The government on Thursday recommended slashing subsidies for solar panels on homes from July 1 after a jump in installations last year nearly exhausted its support budget.
The Department of Energy and Climate Change (DECC) said it is proposing a reduction in Feed-in Tariffs (FITs) for solar installations of 10 percent every six months.
DECC is holding a consultation period and left open the option of smaller cuts if the 10 percent reduction is deemed too drastic.
The government has already decided to halve subsidies from March 3 to 21 pence per kilowatt-hour for solar installations of less than 4 kilowatts, which could save it an estimated 700 million pounds annually by 2014-15.
It is weighing three alternatives for further cuts from July 1, which will depend on how many further solar installations there are in March and April.
As costs of solar technology have dropped since the government introduced subsidies in April 2010, the number of installations in Britain has skyrocketed, straining the FITs budget.
What we have to do is capture these falls in prices for the consumers so they get better value and we put the solar industry on course to becoming a mass market competitive alternative to fossil fuels, said Gregory Barker, minister for energy and climate change, at a briefing on Thursday.
The government estimates the number of solar installations in the 21 months since the subsidies were introduced was five times what had been predicted.
The number of installed solar projects in Britain doubled in less than two months to 230,000 projects until December, government data showed.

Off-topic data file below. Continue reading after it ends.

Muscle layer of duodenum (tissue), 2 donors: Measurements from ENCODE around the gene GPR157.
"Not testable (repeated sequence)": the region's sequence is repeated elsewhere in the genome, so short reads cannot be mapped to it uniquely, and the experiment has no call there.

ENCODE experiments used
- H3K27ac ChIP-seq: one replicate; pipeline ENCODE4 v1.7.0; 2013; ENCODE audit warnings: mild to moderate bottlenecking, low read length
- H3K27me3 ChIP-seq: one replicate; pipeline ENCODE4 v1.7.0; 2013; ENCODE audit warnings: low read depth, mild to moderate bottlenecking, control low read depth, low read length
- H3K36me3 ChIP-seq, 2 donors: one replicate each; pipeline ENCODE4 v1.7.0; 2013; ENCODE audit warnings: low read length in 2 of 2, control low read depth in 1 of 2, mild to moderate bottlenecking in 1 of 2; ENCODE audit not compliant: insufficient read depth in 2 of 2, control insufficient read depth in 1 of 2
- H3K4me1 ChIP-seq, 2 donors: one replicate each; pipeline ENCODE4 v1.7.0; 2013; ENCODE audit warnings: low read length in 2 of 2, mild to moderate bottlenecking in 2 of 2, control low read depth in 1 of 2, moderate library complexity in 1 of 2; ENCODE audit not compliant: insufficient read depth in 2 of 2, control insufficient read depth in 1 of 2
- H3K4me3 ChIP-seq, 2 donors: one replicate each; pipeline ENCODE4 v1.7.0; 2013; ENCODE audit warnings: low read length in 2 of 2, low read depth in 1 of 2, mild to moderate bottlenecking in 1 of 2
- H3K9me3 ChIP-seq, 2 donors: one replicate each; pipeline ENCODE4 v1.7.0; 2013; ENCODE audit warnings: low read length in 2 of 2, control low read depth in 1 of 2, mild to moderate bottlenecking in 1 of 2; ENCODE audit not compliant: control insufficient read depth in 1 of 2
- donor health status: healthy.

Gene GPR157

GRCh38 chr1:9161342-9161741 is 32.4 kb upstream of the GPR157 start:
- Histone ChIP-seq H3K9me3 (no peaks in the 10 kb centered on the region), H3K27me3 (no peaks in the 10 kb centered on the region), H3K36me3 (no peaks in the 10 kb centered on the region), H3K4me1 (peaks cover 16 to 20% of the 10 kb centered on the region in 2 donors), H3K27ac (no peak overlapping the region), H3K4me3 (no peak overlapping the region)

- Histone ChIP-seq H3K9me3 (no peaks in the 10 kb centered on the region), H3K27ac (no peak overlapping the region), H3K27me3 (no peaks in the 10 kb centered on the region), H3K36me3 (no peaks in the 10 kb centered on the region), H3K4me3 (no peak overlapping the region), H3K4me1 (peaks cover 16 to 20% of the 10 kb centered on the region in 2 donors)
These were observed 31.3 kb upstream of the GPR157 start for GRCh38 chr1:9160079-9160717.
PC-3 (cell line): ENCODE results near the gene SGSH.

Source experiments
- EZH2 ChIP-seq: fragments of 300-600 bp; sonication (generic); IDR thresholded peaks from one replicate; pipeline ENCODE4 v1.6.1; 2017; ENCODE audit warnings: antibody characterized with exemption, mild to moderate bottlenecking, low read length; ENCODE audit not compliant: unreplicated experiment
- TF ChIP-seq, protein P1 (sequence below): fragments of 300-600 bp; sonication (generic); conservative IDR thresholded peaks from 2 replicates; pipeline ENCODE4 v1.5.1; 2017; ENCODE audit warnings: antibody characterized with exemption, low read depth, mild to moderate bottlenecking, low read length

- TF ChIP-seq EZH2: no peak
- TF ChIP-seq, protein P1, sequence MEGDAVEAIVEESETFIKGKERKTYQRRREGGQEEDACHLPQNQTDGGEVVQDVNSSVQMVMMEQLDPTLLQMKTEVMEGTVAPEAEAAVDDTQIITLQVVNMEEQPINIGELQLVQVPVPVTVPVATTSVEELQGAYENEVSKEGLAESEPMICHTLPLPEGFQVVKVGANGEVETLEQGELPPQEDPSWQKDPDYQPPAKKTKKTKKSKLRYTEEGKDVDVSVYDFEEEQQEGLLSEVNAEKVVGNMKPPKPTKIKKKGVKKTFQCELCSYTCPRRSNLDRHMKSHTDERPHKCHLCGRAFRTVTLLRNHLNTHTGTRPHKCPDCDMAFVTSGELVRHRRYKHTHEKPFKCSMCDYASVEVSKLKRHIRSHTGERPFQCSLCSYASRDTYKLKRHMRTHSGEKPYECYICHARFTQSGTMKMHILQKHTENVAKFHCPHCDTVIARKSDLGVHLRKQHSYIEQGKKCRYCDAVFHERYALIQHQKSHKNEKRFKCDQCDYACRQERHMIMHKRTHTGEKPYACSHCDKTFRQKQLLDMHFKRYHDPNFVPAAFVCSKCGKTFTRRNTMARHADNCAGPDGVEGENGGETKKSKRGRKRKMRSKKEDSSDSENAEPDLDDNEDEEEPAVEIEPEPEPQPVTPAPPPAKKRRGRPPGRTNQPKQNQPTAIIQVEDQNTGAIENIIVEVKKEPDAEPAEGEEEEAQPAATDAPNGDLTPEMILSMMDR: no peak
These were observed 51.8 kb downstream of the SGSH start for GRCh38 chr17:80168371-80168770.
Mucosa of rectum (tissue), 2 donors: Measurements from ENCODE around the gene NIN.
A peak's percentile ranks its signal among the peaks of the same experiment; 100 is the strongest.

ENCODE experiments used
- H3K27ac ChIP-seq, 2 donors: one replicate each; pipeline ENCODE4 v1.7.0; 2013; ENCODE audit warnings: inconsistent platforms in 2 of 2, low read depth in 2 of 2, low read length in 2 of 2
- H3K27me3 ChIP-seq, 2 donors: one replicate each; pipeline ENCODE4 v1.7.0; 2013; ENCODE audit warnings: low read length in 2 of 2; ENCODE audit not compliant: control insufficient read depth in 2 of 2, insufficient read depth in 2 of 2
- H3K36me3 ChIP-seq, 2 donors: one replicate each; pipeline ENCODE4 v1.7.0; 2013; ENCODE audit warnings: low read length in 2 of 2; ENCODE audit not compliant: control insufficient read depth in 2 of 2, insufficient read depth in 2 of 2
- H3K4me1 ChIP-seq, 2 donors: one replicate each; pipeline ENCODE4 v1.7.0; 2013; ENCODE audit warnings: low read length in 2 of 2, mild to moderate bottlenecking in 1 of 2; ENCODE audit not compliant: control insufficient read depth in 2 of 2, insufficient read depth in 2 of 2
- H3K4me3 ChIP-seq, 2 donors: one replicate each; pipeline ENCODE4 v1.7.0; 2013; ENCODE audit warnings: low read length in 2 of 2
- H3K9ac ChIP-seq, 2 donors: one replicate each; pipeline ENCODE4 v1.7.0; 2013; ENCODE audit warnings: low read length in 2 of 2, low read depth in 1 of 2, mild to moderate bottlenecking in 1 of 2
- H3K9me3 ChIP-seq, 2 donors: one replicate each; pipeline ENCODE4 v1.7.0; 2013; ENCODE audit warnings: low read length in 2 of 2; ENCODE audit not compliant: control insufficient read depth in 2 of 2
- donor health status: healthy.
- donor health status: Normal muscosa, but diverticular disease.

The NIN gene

Never again should we have a fixed price tariff that allows a bubble to grow and offer unduly large rewards, Barker said.
In addition to the planned biannual cuts, if there is a surge in the number of solar installations at a particular subsidy level, further tariff cuts could be triggered. All tariff cuts will be announced with two months' notice.
Such rapid changes to the size of the subsidy would be in direct response to market signals, DECC said in its proposal. So the tariff changes should have a stabilising rather than a destabilising effect.
Environmental groups and the solar industry have criticized planned cuts to solar subsidies, saying they would cause economic uncertainty and destroy jobs.
Barker said the lower tariffs will allow for more solar instalments overall, and said the government expects Britain to have 22 gigawatts of solar power generation by 2020.
A new tariff rate of 21 pence per kWh will apply to all home solar installations from March. A separate tariff of 16.8 pence per kWh will apply to organisations with 25 or more installations from April.
(Additional reporting by Oleg Vukmanovic; editing by Jason Neely)